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The Church of San Giuseppe is located at 22 Via Santa Teresa, between Via dei Mercanti and Via Francesco d’Assisi. It is a little-known Baroque gem, built by the Camillian friars, who were followers of Saint Camillus and belonged to the Order of Ministers of the Sick, founded by Pope Sisto V in 1591. They are also known as the “Friars of the Good Death,” as one of their activities was providing spiritual assistance to the dying.

The construction

The Camillians arrived in Turin in 1678 and initially established their headquarters at the Ospizio di Carità (Charity Hospice). A few years later, the Augustinian nuns, in search of new spaces, ceded the site where the current church stands to the friars. In 1683, they began the renovation works.

Church of San Giuseppe
Church of San Giuseppe

The architectural design is likely attributed to Carlo Emanuele Lanfranchi, although the original drawings were lost during the French occupation. Therefore, it is not possible to determine the architect of the church with absolute certainty.

The restoration preserved the late 17th-century structure, which was nevertheless completely remodeled and restored.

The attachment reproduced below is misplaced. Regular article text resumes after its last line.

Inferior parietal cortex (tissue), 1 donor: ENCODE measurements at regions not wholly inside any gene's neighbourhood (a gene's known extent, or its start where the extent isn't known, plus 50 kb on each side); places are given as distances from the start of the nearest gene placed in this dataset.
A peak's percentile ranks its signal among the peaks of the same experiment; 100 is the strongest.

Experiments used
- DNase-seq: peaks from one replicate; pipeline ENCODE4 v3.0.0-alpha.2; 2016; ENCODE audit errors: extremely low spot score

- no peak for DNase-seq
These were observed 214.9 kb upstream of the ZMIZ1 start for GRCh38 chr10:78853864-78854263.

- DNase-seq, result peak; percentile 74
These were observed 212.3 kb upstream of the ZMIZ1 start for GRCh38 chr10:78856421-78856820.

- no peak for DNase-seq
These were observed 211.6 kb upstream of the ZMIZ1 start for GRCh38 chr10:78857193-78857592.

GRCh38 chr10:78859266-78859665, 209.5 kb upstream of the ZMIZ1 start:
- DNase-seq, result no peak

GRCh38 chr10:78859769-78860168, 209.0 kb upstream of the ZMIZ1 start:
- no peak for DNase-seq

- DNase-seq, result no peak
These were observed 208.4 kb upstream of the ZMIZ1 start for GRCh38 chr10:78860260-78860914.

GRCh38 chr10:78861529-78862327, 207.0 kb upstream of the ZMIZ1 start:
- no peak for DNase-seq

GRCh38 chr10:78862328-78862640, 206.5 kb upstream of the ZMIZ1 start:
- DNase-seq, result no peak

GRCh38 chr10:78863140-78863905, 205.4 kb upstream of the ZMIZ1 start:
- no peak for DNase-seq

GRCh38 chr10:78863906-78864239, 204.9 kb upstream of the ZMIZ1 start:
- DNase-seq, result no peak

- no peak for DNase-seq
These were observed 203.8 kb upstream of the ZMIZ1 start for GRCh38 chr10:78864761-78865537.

The new church is dedicated to Saint Joseph, and the friars managed it until the Napoleonic occupation, which abolished almost all religious corporations.

Church of San Giuseppe
Main altar

Unfortunately, the original frescoes on the façade were erased in 1854. The façade was further renewed by architect Giuseppe Ferrari d’Orsara in 1909, giving it its current appearance. While the exterior may appear rather plain, lacking specific frescoes and stucco work, the interior houses a true Baroque treasure.

Interior of the Church of San Giuseppe

The interior of the Church of San Giuseppe boasts a single nave, flanked by two spacious side chapels. At the heart of the church stands a monumental high altar, which dates back to 1696 and was meticulously crafted by Giovanni Battista Trucchi di Levaldigi, who served as the finance minister of the duchy. The church features a splendid dome that crowns the sacred space.

Church of San Giuseppe
The dome

Virtually all the paintings and frescoes in the church are dedicated to glorifying the founder of the Camillian order, Camillo de Lellis, who was beatified in 1742 and canonized in 1746.

Noteworthy is the cupola, entirely adorned with the most significant episodes from the life of Saint Joseph.

The entire decoration has undergone restoration on several occasions, including in 1909 when the façade was also revised, and again in 1913. Additional restorations carried out in the 1910s brought to light the splendid organ on the Baroque wooden balcony.

Within the sanctuary, relics of Saints Faustino and Santa Esuperanza are preserved.

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